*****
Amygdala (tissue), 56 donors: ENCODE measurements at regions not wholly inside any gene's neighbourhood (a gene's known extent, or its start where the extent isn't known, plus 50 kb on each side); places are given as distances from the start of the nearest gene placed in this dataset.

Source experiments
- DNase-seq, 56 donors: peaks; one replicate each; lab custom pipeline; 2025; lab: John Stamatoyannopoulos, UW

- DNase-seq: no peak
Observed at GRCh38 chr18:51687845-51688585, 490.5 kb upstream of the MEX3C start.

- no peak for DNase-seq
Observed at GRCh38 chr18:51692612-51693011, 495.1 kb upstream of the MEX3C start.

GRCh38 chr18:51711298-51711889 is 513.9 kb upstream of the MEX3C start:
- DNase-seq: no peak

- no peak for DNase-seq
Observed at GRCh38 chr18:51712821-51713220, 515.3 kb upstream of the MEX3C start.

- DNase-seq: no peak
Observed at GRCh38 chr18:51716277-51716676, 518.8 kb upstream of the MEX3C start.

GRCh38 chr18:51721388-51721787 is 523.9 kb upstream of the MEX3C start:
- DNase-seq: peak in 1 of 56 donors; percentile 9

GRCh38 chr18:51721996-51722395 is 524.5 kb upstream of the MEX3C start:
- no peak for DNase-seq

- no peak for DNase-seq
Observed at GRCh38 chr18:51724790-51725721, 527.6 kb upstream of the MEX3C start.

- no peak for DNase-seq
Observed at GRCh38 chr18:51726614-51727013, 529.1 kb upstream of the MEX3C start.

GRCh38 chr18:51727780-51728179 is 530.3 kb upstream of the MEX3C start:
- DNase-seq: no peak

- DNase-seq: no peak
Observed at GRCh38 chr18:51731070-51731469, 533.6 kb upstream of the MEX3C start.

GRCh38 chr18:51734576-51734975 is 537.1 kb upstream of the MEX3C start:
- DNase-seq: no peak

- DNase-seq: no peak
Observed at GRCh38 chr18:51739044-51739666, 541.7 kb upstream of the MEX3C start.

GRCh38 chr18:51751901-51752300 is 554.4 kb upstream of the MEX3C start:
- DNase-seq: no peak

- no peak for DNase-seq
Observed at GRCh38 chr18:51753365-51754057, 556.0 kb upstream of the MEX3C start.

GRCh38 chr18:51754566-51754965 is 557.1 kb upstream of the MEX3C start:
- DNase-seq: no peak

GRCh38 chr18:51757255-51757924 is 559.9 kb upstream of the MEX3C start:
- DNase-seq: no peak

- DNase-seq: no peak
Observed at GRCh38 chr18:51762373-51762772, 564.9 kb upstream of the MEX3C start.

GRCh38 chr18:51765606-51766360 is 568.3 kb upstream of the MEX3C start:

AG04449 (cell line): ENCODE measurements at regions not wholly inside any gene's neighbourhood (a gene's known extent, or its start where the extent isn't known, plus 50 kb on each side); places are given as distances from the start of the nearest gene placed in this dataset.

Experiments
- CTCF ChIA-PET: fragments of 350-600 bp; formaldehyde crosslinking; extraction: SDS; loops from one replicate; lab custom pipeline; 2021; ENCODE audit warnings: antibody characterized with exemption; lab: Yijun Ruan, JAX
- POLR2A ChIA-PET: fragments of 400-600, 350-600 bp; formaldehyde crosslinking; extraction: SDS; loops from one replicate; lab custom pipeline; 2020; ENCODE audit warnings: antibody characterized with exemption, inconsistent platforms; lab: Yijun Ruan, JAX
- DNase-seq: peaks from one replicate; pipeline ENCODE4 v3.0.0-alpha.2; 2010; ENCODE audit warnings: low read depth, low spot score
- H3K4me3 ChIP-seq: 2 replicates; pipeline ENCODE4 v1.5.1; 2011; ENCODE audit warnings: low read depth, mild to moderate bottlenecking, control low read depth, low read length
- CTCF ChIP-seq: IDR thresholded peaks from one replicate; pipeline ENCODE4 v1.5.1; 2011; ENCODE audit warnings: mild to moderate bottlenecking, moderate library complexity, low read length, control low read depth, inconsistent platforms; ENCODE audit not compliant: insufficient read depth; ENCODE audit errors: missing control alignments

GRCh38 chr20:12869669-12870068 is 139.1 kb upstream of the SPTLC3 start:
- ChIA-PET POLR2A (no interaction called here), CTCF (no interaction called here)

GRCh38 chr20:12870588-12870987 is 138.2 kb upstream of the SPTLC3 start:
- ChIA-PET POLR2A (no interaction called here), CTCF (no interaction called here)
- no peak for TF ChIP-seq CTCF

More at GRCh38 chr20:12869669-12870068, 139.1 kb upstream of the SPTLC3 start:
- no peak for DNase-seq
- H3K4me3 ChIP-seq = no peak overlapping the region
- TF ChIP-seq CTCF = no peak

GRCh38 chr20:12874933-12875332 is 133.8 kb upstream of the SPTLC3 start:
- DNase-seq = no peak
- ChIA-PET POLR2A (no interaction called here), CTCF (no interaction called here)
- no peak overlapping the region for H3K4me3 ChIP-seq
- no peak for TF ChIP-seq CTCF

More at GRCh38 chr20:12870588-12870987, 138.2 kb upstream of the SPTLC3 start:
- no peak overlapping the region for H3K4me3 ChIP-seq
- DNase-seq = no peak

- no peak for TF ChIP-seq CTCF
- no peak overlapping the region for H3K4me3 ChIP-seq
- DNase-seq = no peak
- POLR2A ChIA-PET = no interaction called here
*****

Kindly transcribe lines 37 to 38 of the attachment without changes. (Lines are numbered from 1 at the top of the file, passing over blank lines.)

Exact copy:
- DNase-seq: no peak

- DNase-seq: no peak